All of which made the events of Friday all the more depressing and nauseating. As an American it was among the most deeply shameful days of my life to witness a sitting president suspend our refugee admission program in its entirety; to strand thousands of approved refugees–the most desperate among us, those fleeing violence, warfare, and death threats. This order dictates that ca. 20,000 refugees will be prevented from settling in the US–800 approved refugees in this week alone; that refugees awaiting medical care will be left to die, including children; and that America will abrogate one of its most central and essential promises–to be a beacon for those in need, to be an accepting nation to the world’s most desperate and endangered. Beyond the suspension of the refugee program, one must grapple with the overtly discriminatory travel ban imposed on citizens of 7 majority Muslim nations–a ban which makes quite clear that Muslims and only Muslims are the target (for there is no other way to read the exemptions for Christians built into the order). This ban was mistaken in conception, implemented poorly, and is causing–and will continue to cause–numerous problems. It tells our Iraqi partners, with whom we are currently partnering to retake Mosul from ISIS, that we care not for their sacrifices; it forced this Iraqi general–who has been fighting alongside American forces for 13 years–to cancel his trip to the US to visit his family, which had been relocated for its own safety; it tells the Muslim world collectively that, indeed, American is at war with Islam itself; in fact, the jihadis are praising the current president as the “best caller to Islam” and al-Baghdadi himself has declared it a “blessed ban“; our own security experts agree that the ban is counterproductive; and it weakens our standing among our allies, who find the entire episode reprehensible. And what to tell thousands of college students who are affected by this order? There’s no silver lining here. The order is at once morally abominable and serves no security purpose whatsoever. So, we need to ban travel from these seven countries to secure the country. Why is that again–because this data set reveal that not a single American was killed on US soil by anyone from these seven countries since 1975. And how many Syrian refugees have been implicated in terrorist plots? Zero. ZERO. From the link:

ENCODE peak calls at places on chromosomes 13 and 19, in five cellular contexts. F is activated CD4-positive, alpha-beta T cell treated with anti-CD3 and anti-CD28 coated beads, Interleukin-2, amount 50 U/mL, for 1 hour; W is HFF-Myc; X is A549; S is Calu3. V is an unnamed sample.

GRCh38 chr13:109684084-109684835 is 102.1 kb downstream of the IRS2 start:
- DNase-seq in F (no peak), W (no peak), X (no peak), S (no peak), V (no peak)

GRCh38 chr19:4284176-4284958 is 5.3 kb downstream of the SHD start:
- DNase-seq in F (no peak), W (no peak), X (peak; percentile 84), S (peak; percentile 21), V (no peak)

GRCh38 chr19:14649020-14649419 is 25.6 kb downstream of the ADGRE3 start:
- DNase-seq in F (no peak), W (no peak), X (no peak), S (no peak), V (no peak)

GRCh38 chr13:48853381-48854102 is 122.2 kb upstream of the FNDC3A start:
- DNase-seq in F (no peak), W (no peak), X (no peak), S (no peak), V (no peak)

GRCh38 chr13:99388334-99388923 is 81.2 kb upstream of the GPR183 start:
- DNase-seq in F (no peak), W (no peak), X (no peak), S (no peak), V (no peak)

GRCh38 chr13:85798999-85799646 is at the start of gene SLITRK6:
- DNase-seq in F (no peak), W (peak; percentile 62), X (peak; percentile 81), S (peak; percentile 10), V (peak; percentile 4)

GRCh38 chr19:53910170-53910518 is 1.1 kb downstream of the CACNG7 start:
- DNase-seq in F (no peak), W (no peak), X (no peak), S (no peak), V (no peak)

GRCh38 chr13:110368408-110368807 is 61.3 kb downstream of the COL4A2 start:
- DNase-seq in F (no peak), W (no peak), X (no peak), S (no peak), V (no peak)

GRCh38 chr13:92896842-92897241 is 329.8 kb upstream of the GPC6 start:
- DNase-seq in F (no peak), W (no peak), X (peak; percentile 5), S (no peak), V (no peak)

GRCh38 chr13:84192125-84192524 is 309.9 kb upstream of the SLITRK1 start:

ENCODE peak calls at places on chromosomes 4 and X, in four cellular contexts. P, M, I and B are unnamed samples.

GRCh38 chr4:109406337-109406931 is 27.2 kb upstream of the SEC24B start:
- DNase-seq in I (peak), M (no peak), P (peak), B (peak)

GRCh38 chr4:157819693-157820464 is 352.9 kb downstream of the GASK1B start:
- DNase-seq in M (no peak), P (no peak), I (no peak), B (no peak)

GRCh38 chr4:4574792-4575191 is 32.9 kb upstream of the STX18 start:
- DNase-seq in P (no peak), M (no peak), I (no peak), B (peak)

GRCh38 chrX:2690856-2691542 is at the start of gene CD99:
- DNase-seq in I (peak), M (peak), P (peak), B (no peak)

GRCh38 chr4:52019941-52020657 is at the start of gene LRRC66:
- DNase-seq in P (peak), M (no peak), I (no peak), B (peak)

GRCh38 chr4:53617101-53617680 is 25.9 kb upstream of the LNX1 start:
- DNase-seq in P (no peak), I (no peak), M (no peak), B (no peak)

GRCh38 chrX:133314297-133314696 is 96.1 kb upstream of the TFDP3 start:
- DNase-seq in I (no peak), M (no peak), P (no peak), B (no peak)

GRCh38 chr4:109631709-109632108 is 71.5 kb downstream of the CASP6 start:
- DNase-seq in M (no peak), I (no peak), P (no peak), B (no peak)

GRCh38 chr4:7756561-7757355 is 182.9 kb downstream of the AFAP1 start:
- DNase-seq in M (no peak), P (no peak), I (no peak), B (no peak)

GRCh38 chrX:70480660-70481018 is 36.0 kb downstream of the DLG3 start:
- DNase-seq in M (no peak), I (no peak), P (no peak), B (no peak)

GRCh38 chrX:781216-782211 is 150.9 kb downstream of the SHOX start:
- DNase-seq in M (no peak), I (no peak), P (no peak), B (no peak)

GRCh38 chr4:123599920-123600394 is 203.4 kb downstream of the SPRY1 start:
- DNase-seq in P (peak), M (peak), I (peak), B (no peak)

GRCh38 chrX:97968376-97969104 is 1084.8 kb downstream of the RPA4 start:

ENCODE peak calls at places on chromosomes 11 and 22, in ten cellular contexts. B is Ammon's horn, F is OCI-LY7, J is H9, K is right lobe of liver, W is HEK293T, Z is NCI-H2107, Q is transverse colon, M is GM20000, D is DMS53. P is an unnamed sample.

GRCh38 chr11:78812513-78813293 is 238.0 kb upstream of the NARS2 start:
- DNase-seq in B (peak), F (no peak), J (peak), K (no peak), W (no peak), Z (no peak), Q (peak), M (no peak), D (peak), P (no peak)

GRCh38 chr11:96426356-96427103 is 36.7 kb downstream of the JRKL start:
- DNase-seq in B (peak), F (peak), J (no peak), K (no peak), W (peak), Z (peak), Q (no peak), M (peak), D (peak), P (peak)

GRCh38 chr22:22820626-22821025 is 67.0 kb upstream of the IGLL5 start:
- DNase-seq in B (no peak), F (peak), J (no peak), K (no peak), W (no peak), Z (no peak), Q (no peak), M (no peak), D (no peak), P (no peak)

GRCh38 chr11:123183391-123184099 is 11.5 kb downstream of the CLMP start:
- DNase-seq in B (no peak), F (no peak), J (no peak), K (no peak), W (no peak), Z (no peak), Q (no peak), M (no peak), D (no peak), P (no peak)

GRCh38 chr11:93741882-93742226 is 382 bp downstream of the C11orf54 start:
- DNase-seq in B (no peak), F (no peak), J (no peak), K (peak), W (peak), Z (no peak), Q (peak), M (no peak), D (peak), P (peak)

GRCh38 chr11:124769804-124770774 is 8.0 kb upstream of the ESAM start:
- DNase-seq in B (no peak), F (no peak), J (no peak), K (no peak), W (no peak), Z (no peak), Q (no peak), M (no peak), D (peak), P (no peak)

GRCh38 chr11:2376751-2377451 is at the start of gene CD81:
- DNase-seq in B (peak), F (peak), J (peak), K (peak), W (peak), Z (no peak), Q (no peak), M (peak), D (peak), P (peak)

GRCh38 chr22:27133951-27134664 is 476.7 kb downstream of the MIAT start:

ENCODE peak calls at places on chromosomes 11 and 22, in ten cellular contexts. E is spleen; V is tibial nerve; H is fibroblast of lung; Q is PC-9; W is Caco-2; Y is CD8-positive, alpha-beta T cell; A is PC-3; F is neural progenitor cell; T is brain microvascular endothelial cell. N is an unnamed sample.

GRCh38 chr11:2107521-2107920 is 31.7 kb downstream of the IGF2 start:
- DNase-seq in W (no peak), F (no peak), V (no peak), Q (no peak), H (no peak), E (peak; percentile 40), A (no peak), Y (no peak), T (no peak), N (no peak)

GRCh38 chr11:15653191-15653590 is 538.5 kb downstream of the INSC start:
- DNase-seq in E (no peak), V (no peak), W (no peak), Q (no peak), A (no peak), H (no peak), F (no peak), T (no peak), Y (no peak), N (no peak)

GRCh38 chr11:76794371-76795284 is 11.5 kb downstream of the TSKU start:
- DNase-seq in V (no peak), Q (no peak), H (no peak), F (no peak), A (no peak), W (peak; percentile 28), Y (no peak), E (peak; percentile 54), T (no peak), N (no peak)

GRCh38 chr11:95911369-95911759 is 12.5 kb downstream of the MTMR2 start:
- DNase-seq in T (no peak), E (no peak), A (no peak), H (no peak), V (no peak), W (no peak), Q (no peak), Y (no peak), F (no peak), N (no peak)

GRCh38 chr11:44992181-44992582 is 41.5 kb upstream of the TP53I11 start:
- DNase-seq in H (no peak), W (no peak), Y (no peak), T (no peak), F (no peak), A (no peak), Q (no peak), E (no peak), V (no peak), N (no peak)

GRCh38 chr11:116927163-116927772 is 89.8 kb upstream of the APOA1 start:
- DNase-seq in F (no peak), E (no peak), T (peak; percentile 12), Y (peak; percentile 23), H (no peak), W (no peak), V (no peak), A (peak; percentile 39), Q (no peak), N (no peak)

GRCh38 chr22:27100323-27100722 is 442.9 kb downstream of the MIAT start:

“In addition to the visa restrictions above, Drumpf’s executive order further cuts the refugee program to 50,000 annually, indefinitely blocks all refugees from Syria, and suspends all refugee admissions for 120 days.  This is a response to a phantom menace.  From 1975 to the end of 2015, 20 refugees have been convicted of attempting or committing terrorism on U.S. soil, and only three Americans have been killed in attacks committed by refugees—all in the 1970s.  Zero Americans have been killed by Syrian refugees in a terrorist attack on U.S. soil.  The annual chance of an American dying in a terrorist attack committed by a refugee is one in 3.6 billion.  The other 17 convictions have mainly been for aiding or attempting to join foreign terrorists.”  

No, the EO is purely discriminatory in intent–it’s very purpose is to make the lives of outsiders difficult, painful even, because this is what nativist regimes do. Anyone harboring notions about the potential of this regime to settle into a state of normalcy should, at this point, be disabused of these notions.

And so here we are after one week of an openly nativist, expressly Islamophobic regime. America’s standing in the world has been diminished in a serious way; our allies are wondering what type of partner we will be moving forward; thousands of refugees have been abandoned to their fate; and incompetence reigns in the White House, where the Insecure Leader and his cronies gather to plot their next assault on American values, norms, and the global order. This regime is a menace, and it will remain so for the remainder of this term. Resistance is essential; this is not normal.

 

 

 

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The Collapse of the Greek Healthcare System

Patients who should live are dying.” Perhaps there is no better way to summarize the effects of 7 years of unrelenting austerity than the above quote. The numbers:

“Since 2009, per capita spending on public health has been cut by nearly a third – more than €5bn (£4.3bn) – according to the Organisation for Economic Co-operation and Development. By 2014, public expenditure had fallen to 4.7% of GDP, from a pre-crisis high of 9.9%. More than 25,000 staff have been laid off, with supplies so scarce that hospitals often run out of medicines, gloves, gauze and sheets.”

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Kafetzopoulos

The inimitable luthier, Panayiotis Kafetzopoulos, now has a Facebook page, where he is posting photos and videos of his unique and beautiful instruments. I encourage you to take a look–these are really exceptional instruments. Here’s a preview, featuring a basobouzouki played by Stelios, who used to play regularly on Friday nights at Rebetiki Istoria: